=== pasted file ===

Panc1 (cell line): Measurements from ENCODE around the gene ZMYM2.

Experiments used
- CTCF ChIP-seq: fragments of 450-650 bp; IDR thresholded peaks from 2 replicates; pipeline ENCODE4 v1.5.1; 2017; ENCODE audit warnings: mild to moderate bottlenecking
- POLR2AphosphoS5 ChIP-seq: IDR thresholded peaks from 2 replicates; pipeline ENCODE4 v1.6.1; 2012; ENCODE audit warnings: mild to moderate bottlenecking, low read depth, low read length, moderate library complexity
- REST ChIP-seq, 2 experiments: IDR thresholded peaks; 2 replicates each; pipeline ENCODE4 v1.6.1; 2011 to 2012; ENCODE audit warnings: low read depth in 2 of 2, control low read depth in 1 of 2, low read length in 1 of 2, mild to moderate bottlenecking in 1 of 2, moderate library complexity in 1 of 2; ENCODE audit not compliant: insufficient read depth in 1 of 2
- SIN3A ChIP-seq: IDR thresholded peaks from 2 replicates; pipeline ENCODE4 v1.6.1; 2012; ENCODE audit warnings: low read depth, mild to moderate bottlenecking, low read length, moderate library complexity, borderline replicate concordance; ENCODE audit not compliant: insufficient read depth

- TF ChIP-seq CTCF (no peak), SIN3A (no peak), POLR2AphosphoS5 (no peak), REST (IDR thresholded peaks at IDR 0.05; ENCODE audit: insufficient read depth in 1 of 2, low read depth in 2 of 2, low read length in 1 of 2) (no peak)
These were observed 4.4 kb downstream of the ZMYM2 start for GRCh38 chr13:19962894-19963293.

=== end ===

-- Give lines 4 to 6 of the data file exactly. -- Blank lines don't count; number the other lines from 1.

- POLR2AphosphoS5 ChIP-seq: IDR thresholded peaks from 2 replicates; pipeline ENCODE4 v1.6.1; 2012; ENCODE audit warnings: mild to moderate bottlenecking, low read depth, low read length, moderate library complexity
- REST ChIP-seq, 2 experiments: IDR thresholded peaks; 2 replicates each; pipeline ENCODE4 v1.6.1; 2011 to 2012; ENCODE audit warnings: low read depth in 2 of 2, control low read depth in 1 of 2, low read length in 1 of 2, mild to moderate bottlenecking in 1 of 2, moderate library complexity in 1 of 2; ENCODE audit not compliant: insufficient read depth in 1 of 2
- SIN3A ChIP-seq: IDR thresholded peaks from 2 replicates; pipeline ENCODE4 v1.6.1; 2012; ENCODE audit warnings: low read depth, mild to moderate bottlenecking, low read length, moderate library complexity, borderline replicate concordance; ENCODE audit not compliant: insufficient read depth